Monday, June 20, 2016

White Sox: Throw Strikes, Ctd.

In March, I quoted Chicago White Sox pitching coach Don Cooper on his hope that starter Carlos Rodon might be more consistent throwing early strikes this season: "If we do that, we lessen walks," Cooper said. "If we lessen walks there will be more balls in play, more balls we can catch. There might be some hits involved, but the bottom line is if he can get ahead and get contact early. If they don't have contact early with the pitches he's got, he can be devastating."

"So simple, and so often, so aggravatingly, ignored by pitchers," I observed then.
I write "ignored" from the perspective of the fan who last played a competitive baseball game when he was twelve; I know that Major League pitchers can throw strikes, and that when they fail to they're usually toying with batters by wasting pitches (ie, throwing balls) to upset a batter's timing, expectations, and instincts, to widen the plate. Yet Coop's argument is unassailable; everything comes from first strikes and getting ahead in counts: fewer walks; anxious, defense batters; fielders on their toes; less wear on pitcher's arms; quicker games; etc..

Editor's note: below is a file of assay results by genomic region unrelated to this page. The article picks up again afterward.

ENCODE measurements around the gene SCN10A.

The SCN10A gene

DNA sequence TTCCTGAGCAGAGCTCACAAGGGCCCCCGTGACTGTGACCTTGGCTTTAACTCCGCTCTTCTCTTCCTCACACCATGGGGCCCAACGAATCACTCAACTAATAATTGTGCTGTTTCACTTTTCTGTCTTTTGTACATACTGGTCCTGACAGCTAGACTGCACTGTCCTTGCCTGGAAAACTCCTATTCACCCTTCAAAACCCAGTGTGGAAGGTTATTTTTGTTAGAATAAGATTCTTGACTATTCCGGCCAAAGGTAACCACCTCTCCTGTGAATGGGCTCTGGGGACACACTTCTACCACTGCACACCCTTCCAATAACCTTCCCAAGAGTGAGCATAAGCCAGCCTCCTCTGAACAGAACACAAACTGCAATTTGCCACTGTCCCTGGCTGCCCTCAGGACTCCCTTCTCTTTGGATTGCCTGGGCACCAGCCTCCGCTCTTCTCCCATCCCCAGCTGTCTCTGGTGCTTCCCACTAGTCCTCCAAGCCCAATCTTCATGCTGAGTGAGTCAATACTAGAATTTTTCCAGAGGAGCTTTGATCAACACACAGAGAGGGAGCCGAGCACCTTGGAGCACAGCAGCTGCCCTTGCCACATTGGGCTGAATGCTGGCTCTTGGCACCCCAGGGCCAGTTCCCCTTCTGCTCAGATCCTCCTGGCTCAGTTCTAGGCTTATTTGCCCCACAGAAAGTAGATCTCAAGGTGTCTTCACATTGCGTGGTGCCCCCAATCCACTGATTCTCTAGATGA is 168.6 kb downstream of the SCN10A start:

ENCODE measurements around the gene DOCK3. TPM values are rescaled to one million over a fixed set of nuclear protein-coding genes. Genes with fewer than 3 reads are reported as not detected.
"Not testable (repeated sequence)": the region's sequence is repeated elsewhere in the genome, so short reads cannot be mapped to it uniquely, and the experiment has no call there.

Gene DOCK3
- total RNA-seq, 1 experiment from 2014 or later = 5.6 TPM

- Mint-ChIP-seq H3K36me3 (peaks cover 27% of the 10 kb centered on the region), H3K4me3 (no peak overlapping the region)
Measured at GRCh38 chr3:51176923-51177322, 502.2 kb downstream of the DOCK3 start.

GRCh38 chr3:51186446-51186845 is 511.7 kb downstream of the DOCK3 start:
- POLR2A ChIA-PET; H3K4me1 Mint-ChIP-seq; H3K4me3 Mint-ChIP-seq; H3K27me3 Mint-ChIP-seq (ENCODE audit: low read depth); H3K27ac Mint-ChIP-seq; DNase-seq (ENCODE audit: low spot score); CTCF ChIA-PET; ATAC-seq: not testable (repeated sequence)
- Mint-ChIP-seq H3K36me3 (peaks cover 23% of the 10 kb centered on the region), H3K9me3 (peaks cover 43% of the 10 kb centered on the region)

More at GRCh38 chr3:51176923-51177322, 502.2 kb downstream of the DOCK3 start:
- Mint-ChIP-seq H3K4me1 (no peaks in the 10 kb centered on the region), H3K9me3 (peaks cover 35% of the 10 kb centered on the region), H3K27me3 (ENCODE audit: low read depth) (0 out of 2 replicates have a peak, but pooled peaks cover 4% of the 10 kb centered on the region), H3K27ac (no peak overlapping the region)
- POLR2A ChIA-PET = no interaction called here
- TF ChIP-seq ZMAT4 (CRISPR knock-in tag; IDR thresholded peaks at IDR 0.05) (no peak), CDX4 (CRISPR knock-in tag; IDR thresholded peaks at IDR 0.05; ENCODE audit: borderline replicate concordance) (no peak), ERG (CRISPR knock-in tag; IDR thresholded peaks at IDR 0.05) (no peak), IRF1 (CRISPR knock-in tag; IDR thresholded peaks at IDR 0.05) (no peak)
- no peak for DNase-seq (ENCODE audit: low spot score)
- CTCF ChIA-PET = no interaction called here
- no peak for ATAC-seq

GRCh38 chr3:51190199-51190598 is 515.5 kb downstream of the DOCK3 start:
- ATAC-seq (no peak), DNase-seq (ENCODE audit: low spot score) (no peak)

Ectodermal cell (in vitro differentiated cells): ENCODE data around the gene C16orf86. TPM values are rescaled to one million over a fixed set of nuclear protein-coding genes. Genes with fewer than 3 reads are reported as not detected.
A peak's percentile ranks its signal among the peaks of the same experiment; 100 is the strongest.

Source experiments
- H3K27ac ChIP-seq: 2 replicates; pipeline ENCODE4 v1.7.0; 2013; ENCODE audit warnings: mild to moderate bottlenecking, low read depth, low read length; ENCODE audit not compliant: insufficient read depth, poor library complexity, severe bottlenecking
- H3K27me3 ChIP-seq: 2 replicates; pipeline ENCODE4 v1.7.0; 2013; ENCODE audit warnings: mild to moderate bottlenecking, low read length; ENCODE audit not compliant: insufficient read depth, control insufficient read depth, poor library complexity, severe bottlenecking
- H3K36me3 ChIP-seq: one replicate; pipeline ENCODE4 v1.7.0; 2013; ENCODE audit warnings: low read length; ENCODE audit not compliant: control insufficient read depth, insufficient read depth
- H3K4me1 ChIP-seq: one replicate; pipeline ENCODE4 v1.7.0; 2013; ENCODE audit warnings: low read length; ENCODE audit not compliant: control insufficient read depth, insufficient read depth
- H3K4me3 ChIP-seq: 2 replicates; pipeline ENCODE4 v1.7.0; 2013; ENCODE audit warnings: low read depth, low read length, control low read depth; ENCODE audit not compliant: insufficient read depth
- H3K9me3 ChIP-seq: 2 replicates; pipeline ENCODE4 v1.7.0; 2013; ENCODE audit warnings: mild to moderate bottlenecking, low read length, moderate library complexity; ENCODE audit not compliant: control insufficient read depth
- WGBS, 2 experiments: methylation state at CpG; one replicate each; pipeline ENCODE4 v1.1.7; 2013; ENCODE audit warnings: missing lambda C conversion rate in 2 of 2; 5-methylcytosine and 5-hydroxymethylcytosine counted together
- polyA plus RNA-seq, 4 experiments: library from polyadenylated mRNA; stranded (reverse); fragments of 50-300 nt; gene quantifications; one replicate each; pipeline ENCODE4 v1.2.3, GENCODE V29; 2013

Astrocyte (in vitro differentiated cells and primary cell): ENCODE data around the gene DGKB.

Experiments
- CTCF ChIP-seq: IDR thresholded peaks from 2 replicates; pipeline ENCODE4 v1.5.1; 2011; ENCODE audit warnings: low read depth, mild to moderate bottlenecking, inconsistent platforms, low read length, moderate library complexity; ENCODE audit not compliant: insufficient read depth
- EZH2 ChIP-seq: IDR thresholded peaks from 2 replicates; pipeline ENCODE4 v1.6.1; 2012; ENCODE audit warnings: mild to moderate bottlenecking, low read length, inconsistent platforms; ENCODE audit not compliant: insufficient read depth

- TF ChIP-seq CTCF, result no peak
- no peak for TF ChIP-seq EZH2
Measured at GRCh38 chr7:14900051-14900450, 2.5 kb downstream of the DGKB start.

Rodon has pitched adequately thus far (74 strikeouts, 27 walks in 75 innings, an unspectacular 1.493 WHIP). But Cooper's job hasn't gotten any easier. On new starter James Shields's historically awful first four starts with the team, an exasperated Cooper remarked, "I've looked at tipping, a lot of people have looked at tipping, and we're still addressing that."
But before tipping, we need strikes. The main thing as far as I'm concerned is not tipping first, it's strikes.
When you see after 30 pitches, it's 15 balls, 15 strikes, we need more strikes than that. You've got to attack, and specifically earlier in the count to get into pitcher's counts.
So simple....


edP said...

What seems to be worse for Shields is even when he does throw strikes he is wild in the zone, leaving meatballs everywhere and leaving professional hitter salivating and racing up to the bat rack. Carlos Zambrano was a guy who, when everything was right had movement so violent he could get guys out with pitches in the strike zone. When that violence, that movement left him, he was done. If Shields keeps leaving pitches up in the strike zone with little movement or ability to miss bats the WhiteSOX may have made a $27 million mistake

edP said...

This piece from Fangraphs says it far better than I could as to why Shields might know throwing strikes is a problem for him

Joe Bonomo said...

The WSox did make a $27 mil mistake. Yeah, he's just serving up easy ones for sluggers. Good read: when yr fastball and change desert you and you can't locate your curve, you're dead in the water. Wonder what the BoSox will do to him tomorrow night, gulp.